Sherman's Food Adventures: Van Dragon Seafood Restaurant (Dim Sum)

Van Dragon Seafood Restaurant (Dim Sum)

Let me tell you a story, as brief as it may be...  There once was a restaurant that my in-laws loved, they held it in high esteem, it was above all.  Alas, it wasn't really all that delicious, in fact, it was because they were tight with the chef.  I kept my mouth shut and opinions only shared with Viv.  Besides, when the Mother-in-Law is happy, that means I am happy and the rest of the Universe is at peace.  Why tempt fate right?  It's as sweet as enjoying your surfing experience on a tablet without constantly pressing the wrong link and/or option because your browser didn't fully load.  What?  Does this only happen to me?

So this restaurant was initially named Dung Sing Chin, but they soon realized that anything with "dung" in the name, especially an establishment that serves food, is not good news.  It became Tung Sing Chin shortly afterwards.  Well, the place is now closed which means I no longer have to suffer through another meal there.  Replaced by Van Dragon, nothing seems to have changed visually, but we headed there for Dim Sum anyways.  We began with the Gwei Fei Bao (Baked Sweet BBQ Pork Buns) which were a fail in our opinion.  Loaded with enough raw onions to make us cry, the flavour profile was far too sharp and raw tasting.  Hence, even the soft sweet bun and plethora of lean BBQ Pork couldn't save the dish.  Onto the Beef Meatballs, these were appreciably better with a light soft bounce texture.  Mildly seasoned, there was just enough green onion.

Up next, we had the Dried Scallop & Shrimp with Pea Shoots in Broth at the urging of my daughter.  At least one kid eats their greens willingly!  This was a fairly generous portion consisting of tender leaves that still retained a light crunch.  Although this was a mild-tasting dish, the ample dried scallop and shrimp on top helped add a briny saltiness.  Now for my son's request which was a total 180 from the previous dish.  Hey, let's not eat our greens, but get some Fried Shrimp Spring Rolls instead. *Shakes head* Well, whatever, at least he actually eats a type of seafood (albeit fried).  These were good though being crunchy, yet greasy.  The shrimp filling was loose with a meaty texture with plenty of garlic.  I think he ate half the dish and no, he didn't touch the pea shoots.

Normally, my son doesn't really partake in our love for rice noodle rolls due to the various unpreferred fillings (but he eats shrimp spring rolls?  go figure...).  But he was all over the Donut Rice Noodle Roll though.  Yes, fried = likey.  As shown in the picture, the rice noodle itself was rather thick and a bit dense.  However, it wasn't too bad, so no harm, no foul.  Inside, the donut was light and very crispy.  We also got the Shrimp Rice Noodle Roll which looked like they attempted to do some creative plating with the shrimp.  Alas, that was not the case as it was the result of a poorly wrapped roll (actually it was completely broken).  As for the shrimp, they were lacking a complete snap texture.  Instead, they were more buttery and moist.  Without the sweetened soy, the shrimp were completely bland.  Completing the trifecta, we had the Beef Rice Noodle Roll (not pictured) which sported a much thinner noodle while the beef had a good rebound texture.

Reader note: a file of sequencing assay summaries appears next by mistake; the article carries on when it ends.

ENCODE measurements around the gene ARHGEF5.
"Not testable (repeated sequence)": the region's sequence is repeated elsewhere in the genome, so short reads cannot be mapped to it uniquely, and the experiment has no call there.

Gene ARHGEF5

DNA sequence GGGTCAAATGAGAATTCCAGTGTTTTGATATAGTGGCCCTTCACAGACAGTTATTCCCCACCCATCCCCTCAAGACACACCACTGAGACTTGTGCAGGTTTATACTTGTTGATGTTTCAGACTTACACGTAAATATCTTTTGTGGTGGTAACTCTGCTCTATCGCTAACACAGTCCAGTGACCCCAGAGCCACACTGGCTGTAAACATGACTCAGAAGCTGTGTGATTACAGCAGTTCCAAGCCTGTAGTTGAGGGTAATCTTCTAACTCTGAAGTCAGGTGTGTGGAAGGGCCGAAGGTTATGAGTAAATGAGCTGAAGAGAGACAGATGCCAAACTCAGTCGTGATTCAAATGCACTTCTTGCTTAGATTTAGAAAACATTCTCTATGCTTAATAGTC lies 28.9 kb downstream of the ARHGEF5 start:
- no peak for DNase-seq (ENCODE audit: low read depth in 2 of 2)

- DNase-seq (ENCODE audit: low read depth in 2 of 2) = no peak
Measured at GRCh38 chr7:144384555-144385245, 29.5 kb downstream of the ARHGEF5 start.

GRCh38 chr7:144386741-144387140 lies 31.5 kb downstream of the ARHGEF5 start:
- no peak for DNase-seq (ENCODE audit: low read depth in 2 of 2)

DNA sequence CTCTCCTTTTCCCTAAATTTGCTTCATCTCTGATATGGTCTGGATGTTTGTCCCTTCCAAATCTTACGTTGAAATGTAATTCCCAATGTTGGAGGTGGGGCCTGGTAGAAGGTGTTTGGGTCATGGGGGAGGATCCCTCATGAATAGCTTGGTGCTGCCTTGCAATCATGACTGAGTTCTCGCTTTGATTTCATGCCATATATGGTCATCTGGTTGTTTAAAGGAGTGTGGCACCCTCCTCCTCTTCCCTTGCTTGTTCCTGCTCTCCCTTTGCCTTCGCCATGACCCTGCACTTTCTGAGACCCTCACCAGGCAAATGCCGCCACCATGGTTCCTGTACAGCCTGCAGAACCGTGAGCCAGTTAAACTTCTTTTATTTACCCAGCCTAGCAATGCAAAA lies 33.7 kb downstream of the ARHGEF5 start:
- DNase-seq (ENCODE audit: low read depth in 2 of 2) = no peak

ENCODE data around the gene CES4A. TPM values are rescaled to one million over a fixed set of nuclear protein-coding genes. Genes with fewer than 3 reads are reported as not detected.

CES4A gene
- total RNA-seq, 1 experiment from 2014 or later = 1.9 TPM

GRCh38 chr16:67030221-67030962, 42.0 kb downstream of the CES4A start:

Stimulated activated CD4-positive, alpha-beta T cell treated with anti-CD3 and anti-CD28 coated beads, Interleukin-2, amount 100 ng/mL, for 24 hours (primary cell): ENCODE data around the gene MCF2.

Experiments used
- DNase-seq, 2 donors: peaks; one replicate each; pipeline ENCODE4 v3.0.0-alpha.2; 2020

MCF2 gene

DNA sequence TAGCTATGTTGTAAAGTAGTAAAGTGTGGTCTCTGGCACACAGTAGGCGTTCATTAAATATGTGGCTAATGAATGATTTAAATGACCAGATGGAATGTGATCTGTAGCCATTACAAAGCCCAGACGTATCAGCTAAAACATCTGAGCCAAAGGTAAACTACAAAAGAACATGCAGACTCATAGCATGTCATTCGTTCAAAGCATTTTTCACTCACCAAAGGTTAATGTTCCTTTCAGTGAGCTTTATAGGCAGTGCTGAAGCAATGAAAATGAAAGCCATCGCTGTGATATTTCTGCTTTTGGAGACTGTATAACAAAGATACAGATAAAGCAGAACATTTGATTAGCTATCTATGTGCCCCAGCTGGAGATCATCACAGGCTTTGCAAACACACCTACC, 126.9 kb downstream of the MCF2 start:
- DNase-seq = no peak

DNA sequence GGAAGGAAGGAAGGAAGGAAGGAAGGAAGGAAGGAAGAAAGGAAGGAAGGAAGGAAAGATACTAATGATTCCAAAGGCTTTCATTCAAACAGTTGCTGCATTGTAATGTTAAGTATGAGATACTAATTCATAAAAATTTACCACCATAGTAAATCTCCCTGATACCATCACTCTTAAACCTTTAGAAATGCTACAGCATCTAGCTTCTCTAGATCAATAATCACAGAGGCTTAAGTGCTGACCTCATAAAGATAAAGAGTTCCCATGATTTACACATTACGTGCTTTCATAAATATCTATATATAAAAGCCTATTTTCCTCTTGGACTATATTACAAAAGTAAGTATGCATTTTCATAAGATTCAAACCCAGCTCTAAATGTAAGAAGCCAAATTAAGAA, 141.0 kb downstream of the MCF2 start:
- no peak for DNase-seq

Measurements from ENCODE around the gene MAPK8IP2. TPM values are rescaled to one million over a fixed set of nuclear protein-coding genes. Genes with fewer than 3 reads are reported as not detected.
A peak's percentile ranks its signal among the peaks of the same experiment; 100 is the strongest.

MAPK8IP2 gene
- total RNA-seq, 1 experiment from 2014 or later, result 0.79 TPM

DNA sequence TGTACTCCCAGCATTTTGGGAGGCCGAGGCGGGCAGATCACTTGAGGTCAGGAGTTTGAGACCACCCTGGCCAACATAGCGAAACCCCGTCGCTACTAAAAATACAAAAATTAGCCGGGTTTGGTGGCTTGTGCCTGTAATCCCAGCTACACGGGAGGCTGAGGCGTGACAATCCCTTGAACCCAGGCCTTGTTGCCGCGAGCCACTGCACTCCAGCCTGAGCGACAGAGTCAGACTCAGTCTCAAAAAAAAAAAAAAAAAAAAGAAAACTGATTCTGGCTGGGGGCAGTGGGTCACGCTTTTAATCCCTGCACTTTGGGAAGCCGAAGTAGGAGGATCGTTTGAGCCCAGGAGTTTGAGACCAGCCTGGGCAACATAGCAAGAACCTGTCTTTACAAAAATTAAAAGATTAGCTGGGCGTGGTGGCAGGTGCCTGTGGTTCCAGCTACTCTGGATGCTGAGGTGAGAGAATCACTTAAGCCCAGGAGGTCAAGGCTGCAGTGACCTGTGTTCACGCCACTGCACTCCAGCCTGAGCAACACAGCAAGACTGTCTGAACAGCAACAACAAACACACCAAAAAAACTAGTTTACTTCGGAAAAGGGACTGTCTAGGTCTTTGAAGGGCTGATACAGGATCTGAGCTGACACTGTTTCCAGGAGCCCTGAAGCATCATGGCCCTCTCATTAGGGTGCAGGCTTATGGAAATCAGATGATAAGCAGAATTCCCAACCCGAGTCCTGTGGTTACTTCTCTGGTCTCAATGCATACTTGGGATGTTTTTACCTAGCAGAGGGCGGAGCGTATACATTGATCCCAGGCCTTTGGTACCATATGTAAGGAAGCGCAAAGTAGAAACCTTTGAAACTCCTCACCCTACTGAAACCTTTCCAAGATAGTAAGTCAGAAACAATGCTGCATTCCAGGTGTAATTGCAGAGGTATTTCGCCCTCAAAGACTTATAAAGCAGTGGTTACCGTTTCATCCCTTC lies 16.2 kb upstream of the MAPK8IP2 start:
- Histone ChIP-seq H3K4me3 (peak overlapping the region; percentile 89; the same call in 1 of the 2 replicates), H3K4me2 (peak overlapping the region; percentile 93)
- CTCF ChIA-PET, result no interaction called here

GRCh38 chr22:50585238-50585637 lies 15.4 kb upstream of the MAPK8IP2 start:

Onto the usual Haw Gow (Shrimp Dumplings) and Sui Mai (Pork and Shrimp Dumplings, we got a few of them since we had a large table. Honestly, I could just eat haw gow alone and be happy.  Wait, isn't there an ol' skool song about that? ♪ Geem Sa Duy Suzie... ♪ Anyways, we found the haw gow to be rather mild-tasting bordering on bland.  The filling consisted of meaty whole shrimp that had a light moist snap texture.  We weren't fans of the dumpling skin as it was thick and too wet.  As for the Sui Mai, they were not that appealing to look at and in fact, weren't all that great either.  Texturally, they were loose and lacked cohesion, hence its broken appearance.  Soft, mushy and almost spongy, the pork filling didn't exhibit any rebound.  Tastewise, it was mildly seasoned where the natural pork flavour dominated.

Continuing with the dumplings, we also tried the Scallop & Shrimp Dumplings which arrived in their typical threesome (no, there is no sexual connotation here!).  Similarly to the haw gow, the shrimp filling was not particularly flavourful.  Texturally, there was some snap, but not that apparent.  The dumpling skin could've been thinner, but at least it wasn't wet.  Although a bit small, the scallop on top was okay being buttery soft.  Curiously, with a thinner skin, the Shrimp & Chive Dumplings not surprisingly featured the same characteristics as the other 2 shrimp-based dumplings.  As shown in the picture, the thinner skin did suffer breakage though.  With the addition of chives, the shrimp filling did benefit with an injection of flavour, but it still wasn't overly impactful.  Its texture did not deviate from the rest having only a modest snap.